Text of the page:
':n' => 1
  }
})

Similarly, values can be added or removed from set attributes. For example, adding a colour to a product like this:

dynamodb.update_item({
  table_name: 'Products',
  key: {
    'account_id' => '93d0',
    'product_id' => '0001'
  },
  update_expression: 'ADD colours :colour',
  expression_attribute_values: {
    ':colour' => Set.new(['brown'])
  }
})

So now you know how to create tables and work with individual items. What about selecting multiple items? What if you need a list of all the products in the table? Or products for a specific account or category?


Full table scans

The #scan method can be used to perform a full table scan, which by default will return every item in a table. For example, listing every product item like this:

response = dynamodb.scan(table_name: 'Products')

items = response.items

Accessing every item will be increasingly expensive in performance terms as a dataset grows in size, so full table scans should generally be avoided in a production application. However they can be useful, e.g. for small datasets, or exporting a dataset in full.

Primary key queries

The #query method can be used to search for items based on their primary key. For example, listing all of the products for a given account like this:

response = dynamodb.query({
  table_name: 'Products',
  key_condition_expression: 'account_id = :account_id',
  expression_attribute_values: {
    ':account_id' => '93d0'
  }
})

items = response.items

The key_condition_expression parameter defines the query (various comparison operators are supported), and the expression_attribute_values parameter defines the values to be substituted in the different expression parameters (in this case just key_condition_expression). The response object is a struct, which contains some metadata relating the query in addition to the items themselves.

Count queries

The select parameter can be used to return the number of items matching the query, instead of the matching items themselves:

response = dynamodb.query({
  table_name: 'Products',
  select: 'COUNT',
  key_condition_expression: 'account_id = :account_id',
  expression_attribute_values: {
    ':account_id' => '93d0'
  }
})

count = response.count

Similar to SELECT COUNT(*) FROM in SQL.

Filtered queries

The filter_expression parameter can be used to further filter the query results. For example, listing all of the products from a specific account, in a specific colour:

response = dynamodb.query({
  table_name: 'Products',
  key_condition_expression: 'account_id = :account_id',
  filter_expression: 'contains(colours, :colour)',
  expression_attribute_values: {
    ':account_id' => '93d0',
    ':colour' => 'black'
  }
})

items = response.items

Note that the same throughput is consumed whether the filter expression is specified or not. In order to query more efficiently you’ll be better off using secondary indexes.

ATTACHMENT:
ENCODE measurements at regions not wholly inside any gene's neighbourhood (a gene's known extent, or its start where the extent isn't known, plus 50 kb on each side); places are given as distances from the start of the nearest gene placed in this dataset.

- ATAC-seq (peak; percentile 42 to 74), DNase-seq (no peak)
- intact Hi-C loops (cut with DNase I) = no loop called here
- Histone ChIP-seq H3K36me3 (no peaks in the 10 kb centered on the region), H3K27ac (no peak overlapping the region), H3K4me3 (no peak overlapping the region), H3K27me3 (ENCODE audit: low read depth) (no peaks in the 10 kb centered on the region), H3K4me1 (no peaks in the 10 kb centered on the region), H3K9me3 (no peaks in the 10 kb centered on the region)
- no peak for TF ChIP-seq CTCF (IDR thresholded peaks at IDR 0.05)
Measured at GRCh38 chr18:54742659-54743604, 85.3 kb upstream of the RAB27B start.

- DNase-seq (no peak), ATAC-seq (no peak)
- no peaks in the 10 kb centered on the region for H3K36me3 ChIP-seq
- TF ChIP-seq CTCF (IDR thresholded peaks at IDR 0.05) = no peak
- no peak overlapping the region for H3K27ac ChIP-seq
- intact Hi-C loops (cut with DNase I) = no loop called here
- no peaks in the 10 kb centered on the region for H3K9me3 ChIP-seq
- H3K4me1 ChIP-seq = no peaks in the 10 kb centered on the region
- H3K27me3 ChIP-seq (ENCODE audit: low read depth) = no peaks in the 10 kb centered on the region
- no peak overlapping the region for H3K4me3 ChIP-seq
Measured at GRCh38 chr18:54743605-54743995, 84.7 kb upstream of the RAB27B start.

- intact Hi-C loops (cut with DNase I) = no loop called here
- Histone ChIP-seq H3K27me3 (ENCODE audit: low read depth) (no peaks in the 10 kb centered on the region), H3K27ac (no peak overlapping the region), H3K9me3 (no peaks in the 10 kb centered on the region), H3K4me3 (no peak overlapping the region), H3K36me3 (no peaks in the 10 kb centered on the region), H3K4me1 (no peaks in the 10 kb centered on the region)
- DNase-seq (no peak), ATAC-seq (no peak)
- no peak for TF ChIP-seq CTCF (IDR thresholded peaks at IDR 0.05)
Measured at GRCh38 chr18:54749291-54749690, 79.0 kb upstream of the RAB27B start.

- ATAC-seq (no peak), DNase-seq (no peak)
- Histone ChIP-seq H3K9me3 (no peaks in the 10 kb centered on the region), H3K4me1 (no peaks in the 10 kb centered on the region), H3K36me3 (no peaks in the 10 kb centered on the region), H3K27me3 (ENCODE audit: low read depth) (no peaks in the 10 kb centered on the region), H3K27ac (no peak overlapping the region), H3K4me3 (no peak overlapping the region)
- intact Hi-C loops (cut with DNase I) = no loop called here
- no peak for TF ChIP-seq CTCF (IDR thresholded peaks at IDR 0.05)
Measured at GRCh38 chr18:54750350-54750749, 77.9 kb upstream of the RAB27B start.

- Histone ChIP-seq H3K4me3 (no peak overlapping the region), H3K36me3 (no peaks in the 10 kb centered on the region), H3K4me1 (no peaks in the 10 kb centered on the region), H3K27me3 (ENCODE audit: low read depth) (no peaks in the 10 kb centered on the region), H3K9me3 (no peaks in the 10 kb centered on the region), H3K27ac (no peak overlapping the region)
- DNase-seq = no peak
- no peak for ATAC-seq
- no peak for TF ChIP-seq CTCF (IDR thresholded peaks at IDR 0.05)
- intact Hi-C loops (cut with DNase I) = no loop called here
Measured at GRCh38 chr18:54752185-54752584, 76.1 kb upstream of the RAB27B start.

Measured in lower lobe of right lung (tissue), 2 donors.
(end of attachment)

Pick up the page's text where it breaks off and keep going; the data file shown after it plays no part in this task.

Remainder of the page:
Secondary index queries

For more efficient querying DynamoDB supports secondary indexes. For example, the #update_table method can be used to add a global secondary index on the existing products table to support queries on the product_category attribute:

dynamodb.update_table({
  table_name: 'Products',
  attribute_definitions: [
    {attribute_name: 'product_category', attribute_type: 'S'},
    {attribute_name: 'title', attribute_type: 'S'}
  ],
  global_secondary_index_updates: [
    create: {
      index_name: 'ProductCategoryIndex',
      key_schema: [
        {attribute_name: 'product_category', key_type: 'HASH'},
        {attribute_name: 'title', key_type: 'RANGE'}
      ],
      projection: {
        projection_type: 'KEYS_ONLY'
      },
      provisioned_throughput: {
        read_capacity_units: 1,
        write_capacity_units: 1
      }
    }
  ]
})

Parameters are similar to those used in #create_table:

In addition the projection parameter defines which attributes to include in the index. This example specifies only the keys are to be included, which means that any results returned from querying the index will include the index key attributes together with the primary key attributes of each item. Other options which might be more appropriate depending on the application are projection_type: 'INCLUDE' (for including additional attributes), and projection_type: 'ALL' (for including all item attributes).

The index will by created asyncronously and typically won’t be available immediately. Once the index is active it can be queried like so:

response = dynamodb.query({
  table_name: 'Products',
  index_name: 'ProductCategoryIndex',
  select: 'ALL_PROJECTED_ATTRIBUTES',
  key_condition_expression: 'product_category = :product_category',
  expression_attribute_values: {
    ':product_category' => 'dresses'
  }
})

items = response.items

The index_name parameter specifies which index to query, and the select parameter specifies that all the projected attributes should be returned. Other parameters are used the same as when querying the table directly.

Running DynamoDB locally

Amazon provides a downloadable implementation of the DynamoDB API for development and testing—no fees, and no network connection required!

Instructions for how to download and run the local web service can be found in Running DynamoDB on Your Computer. You’ll then need to specify the endpoint config parameter so that your code knows to connect to the local web service.

You can specify the endpoint parameter in the global config like this:

Aws.config[:dynamodb] = {endpoint: 'http://localhost:8000'}

Alternatively you can specify the parameter when initializing the client, like this:

dynamodb = Aws::DynamoDB::Client.new(endpoint: 'http://localhost:8000')

You’ll also need to specify the same credentials as before (access key, secret access key, and region), but these do not have to be the same as your production credentials, i.e. you can use dummy placeholder values.